Chronic Lymphocytic Leukemia – Treatment Options
In cancer care, different types of doctors often work together to create a patient’s overall treatment plan that combines different types of treatments. This is called a multidisciplinary team. Cancer care teams include a variety of other health care professionals, such as physician assistants, oncology nurses, social workers, pharmacists, counselors, dietitians, and others.
Treatment options and recommendations depend on several factors, including the type and stage of leukemia, possible side effects, and the patient’s preferences, age, and overall health. Your care plan may also include treatment for symptoms and side effects, an important part of cancer care. Because CLL often develops slowly, many people may not need treatment right away, and some may never need treatment at all. Although the current standard treatments can be highly effective, it is uncertain whether any treatment can completely get rid of CLL, and most patients are not cured of the disease with treatment. The goal of treatment is to ease symptoms and produce a long-term remission (see below).
Descriptions of the common types of treatment used for CLL are listed below. Take time to learn about all of your treatment options and be sure to ask questions about things that are unclear. Talk with your doctor about the goals of each treatment and what you can expect while receiving the treatment.
Watch and wait/active surveillance for early-stage CLL
Patients with symptoms and/or large amounts of CLL in the blood, lymph nodes, or spleen often need treatment shortly after diagnosis. For other patients, however, immediate treatment is not needed. For these people, it is recommended that the disease be monitored carefully without active treatment. This is the standard approach for patients with early-stage disease and no symptoms. This approach might be hard to understand, which can be stressful. However, patients may find that their concerns about this approach lessen over time. Talk with your health care team if you have questions or concerns.
During this time, the patient’s blood counts are watched closely and physical examinations are performed on a regular basis. If the CLL shows signs of worsening, active treatment would then begin. Research studies have shown that no harm comes from the watch-and-wait approach, also called active surveillance or watchful waiting, when compared with immediate treatment for early-stage CLL. Some patients do not develop symptoms for years, or even decades, and will never need any treatment. Patients who have not had their blood counts change over several months or years may only need to have these checked every 3 to 6 months.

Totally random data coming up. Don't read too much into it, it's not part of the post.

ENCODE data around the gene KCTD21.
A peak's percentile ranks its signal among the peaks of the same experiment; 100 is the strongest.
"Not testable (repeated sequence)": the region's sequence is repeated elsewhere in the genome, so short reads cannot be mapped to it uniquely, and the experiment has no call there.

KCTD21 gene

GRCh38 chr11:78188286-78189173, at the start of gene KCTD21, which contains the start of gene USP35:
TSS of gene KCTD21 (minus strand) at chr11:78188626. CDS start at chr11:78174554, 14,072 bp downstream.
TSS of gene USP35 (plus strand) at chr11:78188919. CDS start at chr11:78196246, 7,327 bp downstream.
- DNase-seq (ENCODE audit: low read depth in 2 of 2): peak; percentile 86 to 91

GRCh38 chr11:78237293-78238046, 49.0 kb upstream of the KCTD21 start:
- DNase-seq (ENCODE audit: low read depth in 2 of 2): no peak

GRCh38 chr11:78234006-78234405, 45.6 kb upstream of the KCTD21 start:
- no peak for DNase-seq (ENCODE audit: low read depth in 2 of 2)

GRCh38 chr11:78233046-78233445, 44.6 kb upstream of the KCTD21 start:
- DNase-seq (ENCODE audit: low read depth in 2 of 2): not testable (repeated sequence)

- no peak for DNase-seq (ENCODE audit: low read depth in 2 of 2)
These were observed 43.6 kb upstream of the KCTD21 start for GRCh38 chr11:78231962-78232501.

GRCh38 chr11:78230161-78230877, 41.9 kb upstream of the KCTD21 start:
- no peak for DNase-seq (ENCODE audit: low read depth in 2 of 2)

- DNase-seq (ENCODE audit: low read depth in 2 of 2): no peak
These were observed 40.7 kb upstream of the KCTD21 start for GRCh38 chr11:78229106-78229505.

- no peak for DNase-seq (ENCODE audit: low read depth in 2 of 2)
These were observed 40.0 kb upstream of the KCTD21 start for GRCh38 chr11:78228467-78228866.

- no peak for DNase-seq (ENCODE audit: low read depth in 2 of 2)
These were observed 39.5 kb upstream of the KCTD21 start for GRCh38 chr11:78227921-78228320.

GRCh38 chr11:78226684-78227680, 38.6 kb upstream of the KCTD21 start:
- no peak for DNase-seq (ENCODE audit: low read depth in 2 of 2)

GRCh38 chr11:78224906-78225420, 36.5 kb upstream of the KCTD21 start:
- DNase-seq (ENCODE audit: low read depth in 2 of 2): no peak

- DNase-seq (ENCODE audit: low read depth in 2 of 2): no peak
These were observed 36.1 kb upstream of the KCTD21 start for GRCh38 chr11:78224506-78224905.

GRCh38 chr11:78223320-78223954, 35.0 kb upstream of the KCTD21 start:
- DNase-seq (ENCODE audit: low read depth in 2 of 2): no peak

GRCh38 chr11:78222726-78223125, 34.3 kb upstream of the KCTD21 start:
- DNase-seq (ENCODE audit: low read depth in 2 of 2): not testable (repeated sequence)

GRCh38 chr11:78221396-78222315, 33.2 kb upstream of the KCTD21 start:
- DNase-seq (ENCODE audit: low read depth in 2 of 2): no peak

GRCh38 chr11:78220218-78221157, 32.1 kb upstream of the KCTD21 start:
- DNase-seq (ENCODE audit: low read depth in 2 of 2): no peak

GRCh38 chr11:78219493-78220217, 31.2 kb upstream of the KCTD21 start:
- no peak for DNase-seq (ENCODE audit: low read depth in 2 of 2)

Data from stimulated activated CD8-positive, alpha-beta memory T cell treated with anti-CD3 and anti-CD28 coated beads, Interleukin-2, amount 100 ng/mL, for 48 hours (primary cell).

Although many patients can live comfortably with CLL without active treatment, it is beneficial to use this time to improve overall health. This includes stopping smoking and bringing all immunizations up to date. However, patients with CLL should not receive the herpes zoster (shingles) vaccine because it may cause a shingles infection in patients who have a lowered immune system.
Treatment is recommended for people with worsening blood counts who have also developed symptoms. These symptoms might include increased fatigue, night sweats, enlarged lymph nodes, or lowered red blood cell or platelet counts. People with CLL are encouraged to talk with their doctor about whether their symptoms need treatment, balancing the benefits of treatment with the risk of side effects
Therapies using medication
Systemic therapy is the use of medication to destroy cancer cells. This type of medication is given through the bloodstream to reach cancer cells throughout the body. Systemic therapies are generally prescribed by a hematologist-oncologist.
Common ways to give systemic therapies include an intravenous (IV) tube placed into a vein using a needle or in a pill or capsule that is swallowed (orally). Systemic therapies may also be given as an injection under the skin, called a subcutaneous injection.
The types of systemic therapies used for CLL include:
- Targeted therapy
Each of these types of therapies are discussed below in more detail. A person may receive only 1 type of systemic therapy at a time or a combination of systemic therapies given at the same time. They can also be given as part of a treatment plan that includes surgery and/or radiation therapy.
The medications used to treat cancer are continually being evaluated. Talking with your doctor is often the best way to learn about the medications prescribed for you, their purpose, and their potential side effects or interactions with other medications.
Chemotherapy is the use of drugs to destroy cancer cells, usually by ending the cancer cells’ ability to grow and divide.
Common drugs for CLL include:
- Bendamustine (Bendeka, Treanda)
- Fludarabine (Fludara), most common for people with CLL who are younger and do not have a deletion in chromosome 17
- Pentostatin (Nipent)
- Cladribine (Leustatin)
- Chlorambucil (Leukeran)
- Cyclophosphamide (Cytoxan)
The side effects of chemotherapy depend on the individual and the dose used, but they can include fatigue, risk of infection, nausea and vomiting, hair loss, loss of appetite, and diarrhea. These side effects usually go away after treatment is finished.
Targeted therapy is a treatment that targets the leukemia’s specific genes, proteins, or the tissue environment that contributes to its growth and survival. This type of treatment blocks the growth and spread of leukemia cells while limiting damage to healthy cells.
Not all cancers have the same targets. To find the most effective treatment, your doctor may run tests to identify the genes, proteins, and other factors in your leukemia. This helps doctors better match each patient with the most effective treatment whenever possible. In addition, research studies continue to find out more about specific molecular targets and new treatments directed at them. Targeted therapy for CLL includes: